Moray MP Douglas Ross has written to Scottish Gas after after being contacted by customers who can no longer use paypoint to top up their utility pre-payment card after the company ditched this option for a new deal with payzone. Many local residents were annoyed there was no official notice about this change given to customers, some of whom had been customers for decades, the only notice was in small print at the bottom of their receipts.
The agreement means the energy giant’s prepayment customers will no longer be able to top up at their usual newsagent or supermarket after 31st December – they’ll need to go to a Post Office instead.
Douglas said “I’ve been contacted by constituents who are angered that the payment option they’ve used for many years has been withdrawn and they will have to go to their local Post Office or the vastly reduced number of outlets utilising payzone, or top up on line or by telephone.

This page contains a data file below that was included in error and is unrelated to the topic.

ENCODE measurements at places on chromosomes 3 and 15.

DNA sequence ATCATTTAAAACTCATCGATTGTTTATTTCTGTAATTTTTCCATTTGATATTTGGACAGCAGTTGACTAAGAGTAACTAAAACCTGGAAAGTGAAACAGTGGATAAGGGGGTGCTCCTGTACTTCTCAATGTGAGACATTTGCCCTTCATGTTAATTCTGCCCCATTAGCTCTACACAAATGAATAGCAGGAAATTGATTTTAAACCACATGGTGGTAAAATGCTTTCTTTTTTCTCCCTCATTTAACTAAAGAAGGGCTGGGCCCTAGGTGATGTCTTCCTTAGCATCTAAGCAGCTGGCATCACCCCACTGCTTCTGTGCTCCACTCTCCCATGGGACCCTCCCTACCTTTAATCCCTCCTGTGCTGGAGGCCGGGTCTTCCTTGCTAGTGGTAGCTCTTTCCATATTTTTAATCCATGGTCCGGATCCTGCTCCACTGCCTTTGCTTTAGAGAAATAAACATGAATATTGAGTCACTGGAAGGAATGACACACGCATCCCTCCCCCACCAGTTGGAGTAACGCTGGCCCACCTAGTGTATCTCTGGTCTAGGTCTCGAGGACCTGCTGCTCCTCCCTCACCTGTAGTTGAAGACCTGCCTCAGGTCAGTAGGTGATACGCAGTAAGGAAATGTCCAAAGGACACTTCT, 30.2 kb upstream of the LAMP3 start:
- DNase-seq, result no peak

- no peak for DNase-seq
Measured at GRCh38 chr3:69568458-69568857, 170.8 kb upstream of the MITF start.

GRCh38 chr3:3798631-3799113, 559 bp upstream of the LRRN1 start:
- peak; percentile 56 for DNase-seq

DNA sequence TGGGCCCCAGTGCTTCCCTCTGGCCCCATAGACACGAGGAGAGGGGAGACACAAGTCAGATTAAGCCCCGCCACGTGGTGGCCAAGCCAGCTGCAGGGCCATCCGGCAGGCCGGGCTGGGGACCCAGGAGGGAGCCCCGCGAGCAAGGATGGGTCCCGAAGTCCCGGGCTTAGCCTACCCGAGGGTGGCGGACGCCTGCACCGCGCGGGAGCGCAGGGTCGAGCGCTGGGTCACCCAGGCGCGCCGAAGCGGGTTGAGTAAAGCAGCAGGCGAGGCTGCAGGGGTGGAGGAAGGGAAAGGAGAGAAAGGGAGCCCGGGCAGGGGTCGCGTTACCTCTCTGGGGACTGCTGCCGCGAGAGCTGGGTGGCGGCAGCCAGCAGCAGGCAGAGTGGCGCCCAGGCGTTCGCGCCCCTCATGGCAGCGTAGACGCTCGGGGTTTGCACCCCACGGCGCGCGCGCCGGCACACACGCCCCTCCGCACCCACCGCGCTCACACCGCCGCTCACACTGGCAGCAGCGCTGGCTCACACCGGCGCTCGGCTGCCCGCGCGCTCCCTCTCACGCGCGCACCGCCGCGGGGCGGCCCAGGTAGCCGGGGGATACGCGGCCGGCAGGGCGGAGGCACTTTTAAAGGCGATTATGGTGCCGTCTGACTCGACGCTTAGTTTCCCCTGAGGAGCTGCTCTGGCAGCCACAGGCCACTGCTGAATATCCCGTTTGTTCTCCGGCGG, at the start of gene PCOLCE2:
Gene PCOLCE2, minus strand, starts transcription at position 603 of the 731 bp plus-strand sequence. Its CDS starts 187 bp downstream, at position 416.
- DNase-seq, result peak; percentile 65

“Yet again a large national company has seemly given no thought to those who live in more rural or scattered communities. Local residents in New Elgin have said to me that they will now have to travel across town to make these payments rather than nip down to their local shop as they’ve done up until now.
“I have written to Scottish Gas and asked them what do their customers do when they have no direct access to transport and are not in a position to use on-line services. Not everyone uses on-line systems to pay for, or top up their pre-payment cards. This is another example of a big company making changes that suit them, but not necessarily their customers. Gone seems to be the once valued customer service, customer experience and customer accessibility. The fact customers had to find out by reading a receipt after being alerted by local newsagents compounds the feeling that Scottish Gas have treated their customers as an afterthought with this decision.
“This is a decision that has angered a lot of local people and I am determined to do whatever I can to make sure that services like this continue to be accessible as possible here in Moray, and across the rest of Scotland.”